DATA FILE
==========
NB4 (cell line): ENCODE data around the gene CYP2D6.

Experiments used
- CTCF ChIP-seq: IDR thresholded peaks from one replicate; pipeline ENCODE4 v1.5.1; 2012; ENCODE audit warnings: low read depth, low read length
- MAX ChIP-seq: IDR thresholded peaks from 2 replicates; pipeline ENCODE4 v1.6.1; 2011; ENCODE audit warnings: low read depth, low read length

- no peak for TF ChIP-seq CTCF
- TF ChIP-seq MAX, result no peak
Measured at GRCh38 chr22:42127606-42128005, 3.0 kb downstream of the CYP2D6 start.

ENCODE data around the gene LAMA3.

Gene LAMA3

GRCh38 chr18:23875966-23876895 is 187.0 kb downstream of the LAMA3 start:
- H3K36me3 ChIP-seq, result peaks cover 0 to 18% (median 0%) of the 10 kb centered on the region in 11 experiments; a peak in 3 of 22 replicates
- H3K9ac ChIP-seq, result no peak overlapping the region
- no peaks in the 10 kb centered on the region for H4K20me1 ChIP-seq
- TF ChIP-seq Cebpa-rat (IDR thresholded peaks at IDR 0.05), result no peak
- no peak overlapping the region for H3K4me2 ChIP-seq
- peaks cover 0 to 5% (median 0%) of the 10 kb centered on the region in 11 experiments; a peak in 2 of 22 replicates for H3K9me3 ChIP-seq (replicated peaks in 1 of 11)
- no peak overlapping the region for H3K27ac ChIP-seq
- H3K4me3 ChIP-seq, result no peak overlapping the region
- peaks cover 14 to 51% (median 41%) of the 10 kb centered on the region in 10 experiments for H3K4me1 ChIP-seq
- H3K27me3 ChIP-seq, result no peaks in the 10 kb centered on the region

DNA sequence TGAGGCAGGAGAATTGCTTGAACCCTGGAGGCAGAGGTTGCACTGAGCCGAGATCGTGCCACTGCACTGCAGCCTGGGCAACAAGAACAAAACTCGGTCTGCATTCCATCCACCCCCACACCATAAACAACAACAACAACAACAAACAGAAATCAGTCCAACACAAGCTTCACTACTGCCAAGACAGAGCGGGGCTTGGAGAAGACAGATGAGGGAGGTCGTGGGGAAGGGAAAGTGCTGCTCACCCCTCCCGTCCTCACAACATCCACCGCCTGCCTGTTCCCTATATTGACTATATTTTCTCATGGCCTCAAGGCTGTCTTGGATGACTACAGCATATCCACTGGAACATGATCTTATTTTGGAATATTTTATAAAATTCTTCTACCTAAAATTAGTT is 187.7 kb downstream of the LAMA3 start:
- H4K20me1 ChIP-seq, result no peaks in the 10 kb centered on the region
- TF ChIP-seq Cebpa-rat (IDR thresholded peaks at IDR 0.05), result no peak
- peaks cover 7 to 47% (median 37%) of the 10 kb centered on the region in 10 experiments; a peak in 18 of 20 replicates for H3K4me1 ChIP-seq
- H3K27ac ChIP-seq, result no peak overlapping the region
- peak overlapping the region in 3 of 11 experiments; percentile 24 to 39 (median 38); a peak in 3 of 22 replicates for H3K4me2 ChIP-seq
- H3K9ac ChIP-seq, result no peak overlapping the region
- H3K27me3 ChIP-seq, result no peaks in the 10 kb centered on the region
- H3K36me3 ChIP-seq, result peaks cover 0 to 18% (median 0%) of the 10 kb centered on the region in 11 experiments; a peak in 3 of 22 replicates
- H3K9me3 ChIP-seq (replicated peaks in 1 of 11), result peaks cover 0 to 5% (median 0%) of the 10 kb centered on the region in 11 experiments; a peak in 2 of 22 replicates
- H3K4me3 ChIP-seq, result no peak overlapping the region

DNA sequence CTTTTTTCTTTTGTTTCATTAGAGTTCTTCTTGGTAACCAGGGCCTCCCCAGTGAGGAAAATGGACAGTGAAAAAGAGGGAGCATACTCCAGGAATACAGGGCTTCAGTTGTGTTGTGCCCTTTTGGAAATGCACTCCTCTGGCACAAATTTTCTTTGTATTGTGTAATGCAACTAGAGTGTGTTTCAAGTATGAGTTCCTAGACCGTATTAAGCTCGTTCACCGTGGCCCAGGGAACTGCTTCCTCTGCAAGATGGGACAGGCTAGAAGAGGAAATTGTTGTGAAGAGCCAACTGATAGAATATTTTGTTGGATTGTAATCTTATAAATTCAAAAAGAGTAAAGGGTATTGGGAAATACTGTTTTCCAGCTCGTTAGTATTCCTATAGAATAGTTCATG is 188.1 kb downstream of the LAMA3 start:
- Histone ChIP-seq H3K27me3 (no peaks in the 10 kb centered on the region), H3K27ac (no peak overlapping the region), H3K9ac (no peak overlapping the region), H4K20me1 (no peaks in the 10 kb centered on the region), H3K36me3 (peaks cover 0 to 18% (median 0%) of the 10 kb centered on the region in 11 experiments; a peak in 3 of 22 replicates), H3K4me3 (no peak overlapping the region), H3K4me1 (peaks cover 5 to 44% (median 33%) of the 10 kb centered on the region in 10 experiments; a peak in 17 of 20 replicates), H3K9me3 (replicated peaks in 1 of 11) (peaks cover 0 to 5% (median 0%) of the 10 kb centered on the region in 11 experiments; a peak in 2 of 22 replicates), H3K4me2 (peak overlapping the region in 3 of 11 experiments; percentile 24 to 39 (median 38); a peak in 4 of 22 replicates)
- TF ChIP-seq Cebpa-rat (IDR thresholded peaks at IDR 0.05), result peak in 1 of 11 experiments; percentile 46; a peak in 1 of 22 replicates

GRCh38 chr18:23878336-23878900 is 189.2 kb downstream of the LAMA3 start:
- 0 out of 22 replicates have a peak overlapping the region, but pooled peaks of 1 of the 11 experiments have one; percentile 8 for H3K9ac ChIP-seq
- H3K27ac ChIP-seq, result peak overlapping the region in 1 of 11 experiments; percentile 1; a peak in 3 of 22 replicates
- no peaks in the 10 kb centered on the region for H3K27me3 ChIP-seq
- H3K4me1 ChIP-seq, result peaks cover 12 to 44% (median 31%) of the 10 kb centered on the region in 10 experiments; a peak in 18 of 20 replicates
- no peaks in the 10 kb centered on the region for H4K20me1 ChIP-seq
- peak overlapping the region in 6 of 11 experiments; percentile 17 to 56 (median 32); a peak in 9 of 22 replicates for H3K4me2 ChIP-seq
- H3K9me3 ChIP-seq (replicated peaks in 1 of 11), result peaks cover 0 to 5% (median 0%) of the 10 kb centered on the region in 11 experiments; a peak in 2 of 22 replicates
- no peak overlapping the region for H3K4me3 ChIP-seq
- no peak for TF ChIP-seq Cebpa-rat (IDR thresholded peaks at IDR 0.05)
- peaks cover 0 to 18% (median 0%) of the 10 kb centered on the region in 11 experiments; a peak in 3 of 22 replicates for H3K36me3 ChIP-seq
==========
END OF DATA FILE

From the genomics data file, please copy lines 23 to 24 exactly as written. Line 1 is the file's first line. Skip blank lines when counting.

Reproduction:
- TF ChIP-seq Cebpa-rat (IDR thresholded peaks at IDR 0.05), result no peak
- peaks cover 7 to 47% (median 37%) of the 10 kb centered on the region in 10 experiments; a peak in 18 of 20 replicates for H3K4me1 ChIP-seq